Rheas, buzzard, fly agaric

This is a video taken in the Miraflores Park (Seville-Spain) of a great cormorant.

Today, to Ankeveen, the Netherlands.

Just before reaching the nature reserve Ankeveense plassen, there is a farm with unusual animals for a Dutch farm: South American llamas, and rheas.

Molehills a bit further.

At a birdwatching point where usually should be many birds, this time just one great cormorant. It is too windy for most birds on this big lake now. A bit further, a couple of great crested grebes; and many mallards, and crossbreds between mallards and tame ducks.

On our way back, a fly agaric which apparently has survived the night frost.

As we pass the llama and rhea farm again, many gulls; and common buzzards. Probably, they are attracted to the rhea food at the farm.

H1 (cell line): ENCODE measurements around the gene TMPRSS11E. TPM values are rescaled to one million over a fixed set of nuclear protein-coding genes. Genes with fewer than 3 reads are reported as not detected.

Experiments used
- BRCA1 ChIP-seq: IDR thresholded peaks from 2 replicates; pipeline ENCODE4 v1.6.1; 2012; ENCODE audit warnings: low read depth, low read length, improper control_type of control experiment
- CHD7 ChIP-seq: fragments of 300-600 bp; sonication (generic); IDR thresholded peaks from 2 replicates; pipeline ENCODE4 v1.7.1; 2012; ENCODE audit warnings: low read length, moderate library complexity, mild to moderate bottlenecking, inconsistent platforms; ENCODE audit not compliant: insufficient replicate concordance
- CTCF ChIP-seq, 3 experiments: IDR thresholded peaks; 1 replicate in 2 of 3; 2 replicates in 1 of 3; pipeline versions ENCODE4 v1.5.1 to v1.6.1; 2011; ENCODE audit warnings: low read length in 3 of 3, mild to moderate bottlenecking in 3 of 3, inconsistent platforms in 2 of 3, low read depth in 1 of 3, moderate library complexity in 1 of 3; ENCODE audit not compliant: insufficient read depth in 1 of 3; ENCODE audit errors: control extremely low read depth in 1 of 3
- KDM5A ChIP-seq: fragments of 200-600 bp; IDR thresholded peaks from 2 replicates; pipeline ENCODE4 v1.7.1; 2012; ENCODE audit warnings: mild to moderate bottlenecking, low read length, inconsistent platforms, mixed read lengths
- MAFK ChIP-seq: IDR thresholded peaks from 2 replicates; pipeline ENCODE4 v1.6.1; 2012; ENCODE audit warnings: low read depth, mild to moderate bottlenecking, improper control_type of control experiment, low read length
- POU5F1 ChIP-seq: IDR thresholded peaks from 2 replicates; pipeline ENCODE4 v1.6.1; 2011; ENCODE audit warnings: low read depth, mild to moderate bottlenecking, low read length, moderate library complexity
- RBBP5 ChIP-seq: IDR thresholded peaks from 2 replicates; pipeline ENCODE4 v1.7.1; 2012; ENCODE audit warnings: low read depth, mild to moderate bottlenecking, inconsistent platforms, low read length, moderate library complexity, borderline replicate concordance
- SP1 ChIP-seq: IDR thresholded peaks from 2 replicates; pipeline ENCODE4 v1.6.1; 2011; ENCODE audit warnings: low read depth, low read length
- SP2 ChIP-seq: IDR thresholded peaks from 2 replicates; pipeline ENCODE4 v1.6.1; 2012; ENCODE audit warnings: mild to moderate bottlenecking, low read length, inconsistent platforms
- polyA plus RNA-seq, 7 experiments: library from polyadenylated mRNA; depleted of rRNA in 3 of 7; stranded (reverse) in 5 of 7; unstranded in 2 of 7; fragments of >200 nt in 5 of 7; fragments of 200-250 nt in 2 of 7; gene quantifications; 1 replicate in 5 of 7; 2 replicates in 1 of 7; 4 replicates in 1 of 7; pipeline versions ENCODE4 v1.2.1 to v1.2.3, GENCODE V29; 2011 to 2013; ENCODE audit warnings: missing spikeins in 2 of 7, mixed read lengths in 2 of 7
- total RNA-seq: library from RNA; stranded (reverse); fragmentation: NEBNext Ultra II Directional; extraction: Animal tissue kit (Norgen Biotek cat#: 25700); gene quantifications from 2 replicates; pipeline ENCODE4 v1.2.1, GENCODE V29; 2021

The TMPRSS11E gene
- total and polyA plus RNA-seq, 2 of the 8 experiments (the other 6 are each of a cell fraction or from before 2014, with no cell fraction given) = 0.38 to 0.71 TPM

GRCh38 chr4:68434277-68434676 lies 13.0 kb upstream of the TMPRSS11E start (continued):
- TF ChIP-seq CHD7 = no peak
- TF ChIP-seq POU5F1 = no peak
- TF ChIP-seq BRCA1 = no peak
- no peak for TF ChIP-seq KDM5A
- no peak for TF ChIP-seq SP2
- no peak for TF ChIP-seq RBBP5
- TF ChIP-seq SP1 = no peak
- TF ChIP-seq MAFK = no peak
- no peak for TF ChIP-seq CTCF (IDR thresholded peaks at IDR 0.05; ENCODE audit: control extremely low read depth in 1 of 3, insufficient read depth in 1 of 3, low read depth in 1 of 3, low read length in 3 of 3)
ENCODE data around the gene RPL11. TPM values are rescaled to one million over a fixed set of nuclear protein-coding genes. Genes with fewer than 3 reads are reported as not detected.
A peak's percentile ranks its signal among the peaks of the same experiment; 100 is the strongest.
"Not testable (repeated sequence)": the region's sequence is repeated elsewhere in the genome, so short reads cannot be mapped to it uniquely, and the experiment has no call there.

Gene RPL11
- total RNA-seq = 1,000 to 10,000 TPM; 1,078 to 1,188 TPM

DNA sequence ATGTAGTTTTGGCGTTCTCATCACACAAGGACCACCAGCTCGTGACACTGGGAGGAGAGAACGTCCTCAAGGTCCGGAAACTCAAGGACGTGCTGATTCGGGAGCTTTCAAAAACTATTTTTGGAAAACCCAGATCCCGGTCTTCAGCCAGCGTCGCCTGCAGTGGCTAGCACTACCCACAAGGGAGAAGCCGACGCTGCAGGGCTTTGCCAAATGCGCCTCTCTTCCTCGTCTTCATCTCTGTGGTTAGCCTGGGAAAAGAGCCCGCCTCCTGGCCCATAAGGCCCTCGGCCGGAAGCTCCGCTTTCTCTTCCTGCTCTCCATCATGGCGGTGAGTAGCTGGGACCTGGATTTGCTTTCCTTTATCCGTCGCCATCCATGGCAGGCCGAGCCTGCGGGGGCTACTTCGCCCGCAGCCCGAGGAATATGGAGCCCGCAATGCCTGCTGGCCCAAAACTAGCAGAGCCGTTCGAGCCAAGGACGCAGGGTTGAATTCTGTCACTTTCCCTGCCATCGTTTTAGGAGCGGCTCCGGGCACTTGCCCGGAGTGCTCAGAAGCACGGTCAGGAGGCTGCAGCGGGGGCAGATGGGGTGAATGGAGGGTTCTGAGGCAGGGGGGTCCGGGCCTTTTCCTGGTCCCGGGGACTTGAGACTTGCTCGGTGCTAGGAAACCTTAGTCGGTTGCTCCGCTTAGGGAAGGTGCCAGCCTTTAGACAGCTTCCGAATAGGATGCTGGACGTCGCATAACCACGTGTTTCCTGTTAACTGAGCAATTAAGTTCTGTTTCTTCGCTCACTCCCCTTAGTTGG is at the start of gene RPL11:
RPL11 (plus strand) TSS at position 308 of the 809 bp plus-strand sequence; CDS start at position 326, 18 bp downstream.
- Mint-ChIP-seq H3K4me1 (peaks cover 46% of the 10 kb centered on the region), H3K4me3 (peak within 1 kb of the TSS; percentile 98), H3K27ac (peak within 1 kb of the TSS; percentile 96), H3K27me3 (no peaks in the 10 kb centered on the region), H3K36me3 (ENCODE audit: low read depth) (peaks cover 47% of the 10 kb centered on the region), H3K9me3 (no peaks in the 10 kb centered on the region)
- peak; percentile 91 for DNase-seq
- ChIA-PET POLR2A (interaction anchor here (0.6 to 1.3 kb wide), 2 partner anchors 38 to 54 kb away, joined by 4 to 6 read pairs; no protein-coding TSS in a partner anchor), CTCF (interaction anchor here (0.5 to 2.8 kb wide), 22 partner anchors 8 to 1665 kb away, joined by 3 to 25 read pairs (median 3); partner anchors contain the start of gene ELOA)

This video is called Ratites-Ostrich, Rhea & Emu. It says about itself:

Ratites are a group of birds named for their flat or “raft-like” sternum. Unlike most birds, their bones have no air cavities and their wings are vestigial in size, making flight impossible. Unable to fly, they have highly muscular legs and are well adapted to running.

Rhea chicks in US zoo: here.

Dromornis, possibly ancestor of emu and ostrich: here.

1 thought on “Rheas, buzzard, fly agaric

  1. Pingback: Rheas seen in the Netherlands | Dear Kitty. Some blog

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